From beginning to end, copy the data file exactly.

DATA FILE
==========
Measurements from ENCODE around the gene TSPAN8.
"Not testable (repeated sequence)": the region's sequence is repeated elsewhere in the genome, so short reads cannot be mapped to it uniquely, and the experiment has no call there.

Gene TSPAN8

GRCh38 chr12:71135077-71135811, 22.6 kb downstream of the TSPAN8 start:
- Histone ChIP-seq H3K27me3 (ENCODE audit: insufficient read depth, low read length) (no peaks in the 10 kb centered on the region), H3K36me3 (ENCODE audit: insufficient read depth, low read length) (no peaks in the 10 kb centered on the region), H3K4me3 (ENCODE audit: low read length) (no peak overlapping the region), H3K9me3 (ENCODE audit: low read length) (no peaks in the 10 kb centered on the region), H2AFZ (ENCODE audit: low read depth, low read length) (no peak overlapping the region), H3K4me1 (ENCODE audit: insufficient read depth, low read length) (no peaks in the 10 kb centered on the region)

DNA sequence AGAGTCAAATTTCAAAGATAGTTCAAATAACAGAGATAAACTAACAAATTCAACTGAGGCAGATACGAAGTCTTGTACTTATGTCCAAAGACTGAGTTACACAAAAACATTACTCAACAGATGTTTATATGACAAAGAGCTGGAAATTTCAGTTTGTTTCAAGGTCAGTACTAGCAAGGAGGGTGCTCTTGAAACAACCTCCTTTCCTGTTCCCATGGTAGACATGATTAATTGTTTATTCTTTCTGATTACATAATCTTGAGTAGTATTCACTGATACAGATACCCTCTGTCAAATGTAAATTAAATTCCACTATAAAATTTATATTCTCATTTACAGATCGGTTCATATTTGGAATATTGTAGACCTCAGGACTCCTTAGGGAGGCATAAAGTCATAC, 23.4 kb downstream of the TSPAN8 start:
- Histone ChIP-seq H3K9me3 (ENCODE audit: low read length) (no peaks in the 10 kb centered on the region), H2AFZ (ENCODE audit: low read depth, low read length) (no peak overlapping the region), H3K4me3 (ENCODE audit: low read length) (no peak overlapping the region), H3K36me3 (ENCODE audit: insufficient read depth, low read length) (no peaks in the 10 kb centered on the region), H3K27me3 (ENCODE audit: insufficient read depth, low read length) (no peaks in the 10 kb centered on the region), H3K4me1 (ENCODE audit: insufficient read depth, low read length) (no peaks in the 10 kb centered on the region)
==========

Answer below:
Measurements from ENCODE around the gene TSPAN8.
"Not testable (repeated sequence)": the region's sequence is repeated elsewhere in the genome, so short reads cannot be mapped to it uniquely, and the experiment has no call there.

Gene TSPAN8

GRCh38 chr12:71135077-71135811, 22.6 kb downstream of the TSPAN8 start:
- Histone ChIP-seq H3K27me3 (ENCODE audit: insufficient read depth, low read length) (no peaks in the 10 kb centered on the region), H3K36me3 (ENCODE audit: insufficient read depth, low read length) (no peaks in the 10 kb centered on the region), H3K4me3 (ENCODE audit: low read length) (no peak overlapping the region), H3K9me3 (ENCODE audit: low read length) (no peaks in the 10 kb centered on the region), H2AFZ (ENCODE audit: low read depth, low read length) (no peak overlapping the region), H3K4me1 (ENCODE audit: insufficient read depth, low read length) (no peaks in the 10 kb centered on the region)

DNA sequence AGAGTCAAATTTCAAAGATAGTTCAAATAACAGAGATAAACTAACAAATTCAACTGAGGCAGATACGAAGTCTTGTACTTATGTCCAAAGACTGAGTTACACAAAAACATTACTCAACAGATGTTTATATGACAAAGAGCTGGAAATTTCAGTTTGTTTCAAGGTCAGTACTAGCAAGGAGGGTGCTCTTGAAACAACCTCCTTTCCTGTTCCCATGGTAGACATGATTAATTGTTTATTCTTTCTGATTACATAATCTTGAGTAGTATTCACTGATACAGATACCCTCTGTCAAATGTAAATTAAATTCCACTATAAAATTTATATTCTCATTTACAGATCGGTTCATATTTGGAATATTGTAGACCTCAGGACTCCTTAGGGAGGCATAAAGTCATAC, 23.4 kb downstream of the TSPAN8 start:
- Histone ChIP-seq H3K9me3 (ENCODE audit: low read length) (no peaks in the 10 kb centered on the region), H2AFZ (ENCODE audit: low read depth, low read length) (no peak overlapping the region), H3K4me3 (ENCODE audit: low read length) (no peak overlapping the region), H3K36me3 (ENCODE audit: insufficient read depth, low read length) (no peaks in the 10 kb centered on the region), H3K27me3 (ENCODE audit: insufficient read depth, low read length) (no peaks in the 10 kb centered on the region), H3K4me1 (ENCODE audit: insufficient read depth, low read length) (no peaks in the 10 kb centered on the region)